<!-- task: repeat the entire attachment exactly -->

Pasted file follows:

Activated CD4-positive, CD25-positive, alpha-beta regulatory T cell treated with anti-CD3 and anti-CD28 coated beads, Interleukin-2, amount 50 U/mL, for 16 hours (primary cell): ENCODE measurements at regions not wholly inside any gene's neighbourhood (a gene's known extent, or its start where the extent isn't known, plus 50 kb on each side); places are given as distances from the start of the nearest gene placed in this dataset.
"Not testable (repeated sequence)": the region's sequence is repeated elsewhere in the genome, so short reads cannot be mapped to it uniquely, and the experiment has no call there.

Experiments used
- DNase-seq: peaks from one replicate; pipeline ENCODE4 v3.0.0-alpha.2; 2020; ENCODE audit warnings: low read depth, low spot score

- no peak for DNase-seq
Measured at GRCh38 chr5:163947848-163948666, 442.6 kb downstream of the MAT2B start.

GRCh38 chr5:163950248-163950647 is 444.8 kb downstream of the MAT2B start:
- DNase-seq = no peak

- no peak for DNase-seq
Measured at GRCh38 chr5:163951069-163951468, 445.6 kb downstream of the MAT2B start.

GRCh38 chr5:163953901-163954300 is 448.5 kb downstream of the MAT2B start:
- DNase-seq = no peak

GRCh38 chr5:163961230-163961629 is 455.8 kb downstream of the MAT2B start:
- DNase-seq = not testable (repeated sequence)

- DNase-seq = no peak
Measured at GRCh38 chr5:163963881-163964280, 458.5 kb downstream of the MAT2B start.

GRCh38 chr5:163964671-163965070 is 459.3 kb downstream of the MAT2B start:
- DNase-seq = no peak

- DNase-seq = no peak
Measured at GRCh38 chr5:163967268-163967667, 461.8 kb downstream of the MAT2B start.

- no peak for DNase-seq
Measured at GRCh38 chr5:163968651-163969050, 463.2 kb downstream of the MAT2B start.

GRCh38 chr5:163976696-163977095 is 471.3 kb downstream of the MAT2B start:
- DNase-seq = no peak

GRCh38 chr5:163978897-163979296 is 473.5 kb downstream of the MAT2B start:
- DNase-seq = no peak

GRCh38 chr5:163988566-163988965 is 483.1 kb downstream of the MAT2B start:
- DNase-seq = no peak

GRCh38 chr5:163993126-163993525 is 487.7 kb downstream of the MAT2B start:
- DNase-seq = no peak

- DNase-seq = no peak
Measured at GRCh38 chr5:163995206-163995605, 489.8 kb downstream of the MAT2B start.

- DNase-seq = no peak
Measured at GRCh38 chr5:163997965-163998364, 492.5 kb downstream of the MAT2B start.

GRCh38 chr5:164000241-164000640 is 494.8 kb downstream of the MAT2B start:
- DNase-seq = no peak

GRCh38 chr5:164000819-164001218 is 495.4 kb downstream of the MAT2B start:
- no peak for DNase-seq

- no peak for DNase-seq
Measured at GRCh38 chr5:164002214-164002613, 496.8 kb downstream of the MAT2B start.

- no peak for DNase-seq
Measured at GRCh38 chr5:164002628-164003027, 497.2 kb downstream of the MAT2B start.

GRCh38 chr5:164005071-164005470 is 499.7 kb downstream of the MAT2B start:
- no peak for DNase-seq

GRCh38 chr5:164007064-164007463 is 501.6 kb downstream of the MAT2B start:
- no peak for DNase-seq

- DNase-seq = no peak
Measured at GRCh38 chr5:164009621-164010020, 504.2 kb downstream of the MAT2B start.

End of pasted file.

Activated CD4-positive, CD25-positive, alpha-beta regulatory T cell treated with anti-CD3 and anti-CD28 coated beads, Interleukin-2, amount 50 U/mL, for 16 hours (primary cell): ENCODE measurements at regions not wholly inside any gene's neighbourhood (a gene's known extent, or its start where the extent isn't known, plus 50 kb on each side); places are given as distances from the start of the nearest gene placed in this dataset.
"Not testable (repeated sequence)": the region's sequence is repeated elsewhere in the genome, so short reads cannot be mapped to it uniquely, and the experiment has no call there.

Experiments used
- DNase-seq: peaks from one replicate; pipeline ENCODE4 v3.0.0-alpha.2; 2020; ENCODE audit warnings: low read depth, low spot score

- no peak for DNase-seq
Measured at GRCh38 chr5:163947848-163948666, 442.6 kb downstream of the MAT2B start.

GRCh38 chr5:163950248-163950647 is 444.8 kb downstream of the MAT2B start:
- DNase-seq = no peak

- no peak for DNase-seq
Measured at GRCh38 chr5:163951069-163951468, 445.6 kb downstream of the MAT2B start.

GRCh38 chr5:163953901-163954300 is 448.5 kb downstream of the MAT2B start:
- DNase-seq = no peak

GRCh38 chr5:163961230-163961629 is 455.8 kb downstream of the MAT2B start:
- DNase-seq = not testable (repeated sequence)

- DNase-seq = no peak
Measured at GRCh38 chr5:163963881-163964280, 458.5 kb downstream of the MAT2B start.

GRCh38 chr5:163964671-163965070 is 459.3 kb downstream of the MAT2B start:
- DNase-seq = no peak

- DNase-seq = no peak
Measured at GRCh38 chr5:163967268-163967667, 461.8 kb downstream of the MAT2B start.

- no peak for DNase-seq
Measured at GRCh38 chr5:163968651-163969050, 463.2 kb downstream of the MAT2B start.

GRCh38 chr5:163976696-163977095 is 471.3 kb downstream of the MAT2B start:
- DNase-seq = no peak

GRCh38 chr5:163978897-163979296 is 473.5 kb downstream of the MAT2B start:
- DNase-seq = no peak

GRCh38 chr5:163988566-163988965 is 483.1 kb downstream of the MAT2B start:
- DNase-seq = no peak

GRCh38 chr5:163993126-163993525 is 487.7 kb downstream of the MAT2B start:
- DNase-seq = no peak

- DNase-seq = no peak
Measured at GRCh38 chr5:163995206-163995605, 489.8 kb downstream of the MAT2B start.

- DNase-seq = no peak
Measured at GRCh38 chr5:163997965-163998364, 492.5 kb downstream of the MAT2B start.

GRCh38 chr5:164000241-164000640 is 494.8 kb downstream of the MAT2B start:
- DNase-seq = no peak

GRCh38 chr5:164000819-164001218 is 495.4 kb downstream of the MAT2B start:
- no peak for DNase-seq

- no peak for DNase-seq
Measured at GRCh38 chr5:164002214-164002613, 496.8 kb downstream of the MAT2B start.

- no peak for DNase-seq
Measured at GRCh38 chr5:164002628-164003027, 497.2 kb downstream of the MAT2B start.

GRCh38 chr5:164005071-164005470 is 499.7 kb downstream of the MAT2B start:
- no peak for DNase-seq

GRCh38 chr5:164007064-164007463 is 501.6 kb downstream of the MAT2B start:
- no peak for DNase-seq

- DNase-seq = no peak
Measured at GRCh38 chr5:164009621-164010020, 504.2 kb downstream of the MAT2B start.